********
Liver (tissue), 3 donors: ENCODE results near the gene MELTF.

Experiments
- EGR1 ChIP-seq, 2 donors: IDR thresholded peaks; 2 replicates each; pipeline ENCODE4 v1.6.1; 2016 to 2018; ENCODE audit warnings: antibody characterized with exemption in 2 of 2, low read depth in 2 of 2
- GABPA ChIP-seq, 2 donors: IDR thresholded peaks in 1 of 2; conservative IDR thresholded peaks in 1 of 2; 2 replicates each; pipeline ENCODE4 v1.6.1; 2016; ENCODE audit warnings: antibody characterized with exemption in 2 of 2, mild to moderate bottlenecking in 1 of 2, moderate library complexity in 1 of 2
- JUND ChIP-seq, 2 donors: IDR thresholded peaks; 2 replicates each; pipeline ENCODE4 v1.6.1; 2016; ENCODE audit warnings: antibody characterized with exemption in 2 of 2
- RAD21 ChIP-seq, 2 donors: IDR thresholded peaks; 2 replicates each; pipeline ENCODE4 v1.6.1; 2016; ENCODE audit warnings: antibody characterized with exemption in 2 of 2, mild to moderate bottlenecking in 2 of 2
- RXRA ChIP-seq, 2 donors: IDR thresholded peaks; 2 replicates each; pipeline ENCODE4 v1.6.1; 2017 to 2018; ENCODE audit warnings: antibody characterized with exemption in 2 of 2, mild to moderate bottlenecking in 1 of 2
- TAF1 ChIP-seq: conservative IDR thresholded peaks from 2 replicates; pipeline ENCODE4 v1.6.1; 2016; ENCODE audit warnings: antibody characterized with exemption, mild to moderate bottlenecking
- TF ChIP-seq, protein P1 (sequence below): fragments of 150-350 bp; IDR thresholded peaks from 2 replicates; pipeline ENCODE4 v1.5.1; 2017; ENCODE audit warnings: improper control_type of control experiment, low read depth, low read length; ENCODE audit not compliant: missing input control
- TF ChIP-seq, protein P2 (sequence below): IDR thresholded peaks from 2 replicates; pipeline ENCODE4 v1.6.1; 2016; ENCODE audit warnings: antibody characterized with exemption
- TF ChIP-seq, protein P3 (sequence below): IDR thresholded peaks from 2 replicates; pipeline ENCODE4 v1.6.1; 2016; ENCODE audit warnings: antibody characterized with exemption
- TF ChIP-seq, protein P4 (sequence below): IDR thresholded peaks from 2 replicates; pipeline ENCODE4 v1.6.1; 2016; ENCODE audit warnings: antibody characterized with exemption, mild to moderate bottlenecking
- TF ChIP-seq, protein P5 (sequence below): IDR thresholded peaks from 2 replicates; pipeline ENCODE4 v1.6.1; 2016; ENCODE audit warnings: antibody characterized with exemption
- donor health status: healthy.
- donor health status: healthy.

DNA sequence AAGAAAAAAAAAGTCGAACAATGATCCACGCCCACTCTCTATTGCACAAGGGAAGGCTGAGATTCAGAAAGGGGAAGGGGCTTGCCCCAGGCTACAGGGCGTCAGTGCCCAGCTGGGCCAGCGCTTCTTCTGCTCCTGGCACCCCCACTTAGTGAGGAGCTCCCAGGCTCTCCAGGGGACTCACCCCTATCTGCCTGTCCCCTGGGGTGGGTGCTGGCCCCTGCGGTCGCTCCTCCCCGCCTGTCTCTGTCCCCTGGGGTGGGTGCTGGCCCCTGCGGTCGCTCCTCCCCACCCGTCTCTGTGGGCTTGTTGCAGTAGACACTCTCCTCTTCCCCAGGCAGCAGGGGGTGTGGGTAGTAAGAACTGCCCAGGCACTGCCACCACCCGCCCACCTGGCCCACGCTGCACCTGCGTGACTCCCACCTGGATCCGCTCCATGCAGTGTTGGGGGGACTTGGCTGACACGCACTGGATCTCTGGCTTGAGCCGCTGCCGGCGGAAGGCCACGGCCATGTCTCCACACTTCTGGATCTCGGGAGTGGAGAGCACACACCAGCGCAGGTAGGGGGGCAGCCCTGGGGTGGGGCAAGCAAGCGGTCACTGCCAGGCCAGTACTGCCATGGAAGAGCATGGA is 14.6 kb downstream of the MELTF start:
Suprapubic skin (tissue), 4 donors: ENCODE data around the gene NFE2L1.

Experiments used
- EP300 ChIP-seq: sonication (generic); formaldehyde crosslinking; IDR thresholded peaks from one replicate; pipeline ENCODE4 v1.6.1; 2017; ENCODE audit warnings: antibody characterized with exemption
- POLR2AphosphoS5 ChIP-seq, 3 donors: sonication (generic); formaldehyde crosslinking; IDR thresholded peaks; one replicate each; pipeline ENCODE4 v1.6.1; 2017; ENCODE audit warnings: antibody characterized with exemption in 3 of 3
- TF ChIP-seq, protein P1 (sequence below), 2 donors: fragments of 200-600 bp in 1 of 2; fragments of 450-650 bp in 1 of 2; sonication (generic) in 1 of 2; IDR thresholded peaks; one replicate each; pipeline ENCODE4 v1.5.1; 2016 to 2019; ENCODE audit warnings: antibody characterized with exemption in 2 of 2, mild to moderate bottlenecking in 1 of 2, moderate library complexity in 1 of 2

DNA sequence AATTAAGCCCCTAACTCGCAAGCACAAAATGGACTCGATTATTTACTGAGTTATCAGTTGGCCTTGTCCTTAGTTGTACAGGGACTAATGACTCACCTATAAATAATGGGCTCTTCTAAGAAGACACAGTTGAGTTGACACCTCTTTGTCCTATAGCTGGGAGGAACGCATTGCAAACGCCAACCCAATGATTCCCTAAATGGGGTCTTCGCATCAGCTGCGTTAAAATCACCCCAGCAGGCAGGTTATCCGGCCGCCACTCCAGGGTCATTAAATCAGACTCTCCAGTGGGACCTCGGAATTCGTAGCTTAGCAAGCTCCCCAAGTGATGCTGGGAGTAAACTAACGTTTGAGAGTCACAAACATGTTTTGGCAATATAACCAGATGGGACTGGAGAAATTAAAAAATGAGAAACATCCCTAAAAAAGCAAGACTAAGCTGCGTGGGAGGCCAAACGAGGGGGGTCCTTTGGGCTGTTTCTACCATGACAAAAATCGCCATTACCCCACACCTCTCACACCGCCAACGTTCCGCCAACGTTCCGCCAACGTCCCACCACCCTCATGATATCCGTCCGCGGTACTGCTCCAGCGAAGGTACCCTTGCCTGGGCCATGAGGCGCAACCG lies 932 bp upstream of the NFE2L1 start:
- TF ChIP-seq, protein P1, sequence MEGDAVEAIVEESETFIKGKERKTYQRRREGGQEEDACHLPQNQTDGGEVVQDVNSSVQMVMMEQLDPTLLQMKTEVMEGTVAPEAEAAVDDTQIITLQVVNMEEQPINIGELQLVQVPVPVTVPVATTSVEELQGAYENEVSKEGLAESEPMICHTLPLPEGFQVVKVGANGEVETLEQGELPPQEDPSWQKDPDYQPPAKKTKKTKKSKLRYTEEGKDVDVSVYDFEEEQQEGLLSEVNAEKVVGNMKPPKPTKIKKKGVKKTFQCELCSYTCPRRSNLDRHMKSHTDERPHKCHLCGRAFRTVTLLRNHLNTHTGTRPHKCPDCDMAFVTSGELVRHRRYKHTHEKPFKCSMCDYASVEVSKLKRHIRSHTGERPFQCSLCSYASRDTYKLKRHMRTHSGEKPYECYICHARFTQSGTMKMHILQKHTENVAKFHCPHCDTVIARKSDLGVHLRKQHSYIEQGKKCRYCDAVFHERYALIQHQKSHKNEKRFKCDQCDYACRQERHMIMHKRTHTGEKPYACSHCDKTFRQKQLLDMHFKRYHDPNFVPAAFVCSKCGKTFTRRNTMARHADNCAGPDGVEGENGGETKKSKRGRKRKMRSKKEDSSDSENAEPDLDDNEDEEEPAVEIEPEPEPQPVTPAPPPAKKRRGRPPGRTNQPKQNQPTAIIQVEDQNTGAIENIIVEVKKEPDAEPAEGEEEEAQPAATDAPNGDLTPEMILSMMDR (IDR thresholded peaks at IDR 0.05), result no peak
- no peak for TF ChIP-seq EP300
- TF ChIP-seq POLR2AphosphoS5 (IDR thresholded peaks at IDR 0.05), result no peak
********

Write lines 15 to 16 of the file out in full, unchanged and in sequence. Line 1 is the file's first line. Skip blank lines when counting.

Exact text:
- donor health status: healthy.

DNA sequence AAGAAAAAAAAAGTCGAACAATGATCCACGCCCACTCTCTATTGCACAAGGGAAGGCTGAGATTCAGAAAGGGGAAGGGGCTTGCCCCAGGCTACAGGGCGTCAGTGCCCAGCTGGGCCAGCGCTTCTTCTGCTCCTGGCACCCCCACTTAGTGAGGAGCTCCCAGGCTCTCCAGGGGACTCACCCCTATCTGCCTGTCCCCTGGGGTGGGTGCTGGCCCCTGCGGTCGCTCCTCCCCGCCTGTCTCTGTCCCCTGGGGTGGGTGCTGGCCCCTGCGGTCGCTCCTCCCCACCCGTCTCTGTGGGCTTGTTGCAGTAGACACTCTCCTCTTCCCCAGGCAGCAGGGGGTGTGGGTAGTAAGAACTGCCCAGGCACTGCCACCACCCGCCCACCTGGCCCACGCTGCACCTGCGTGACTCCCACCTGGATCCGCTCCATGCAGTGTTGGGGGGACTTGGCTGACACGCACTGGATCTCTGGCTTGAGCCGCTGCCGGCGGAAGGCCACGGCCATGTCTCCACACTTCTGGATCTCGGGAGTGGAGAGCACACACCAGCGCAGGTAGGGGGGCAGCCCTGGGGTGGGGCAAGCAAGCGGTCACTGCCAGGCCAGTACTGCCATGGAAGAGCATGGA is 14.6 kb downstream of the MELTF start: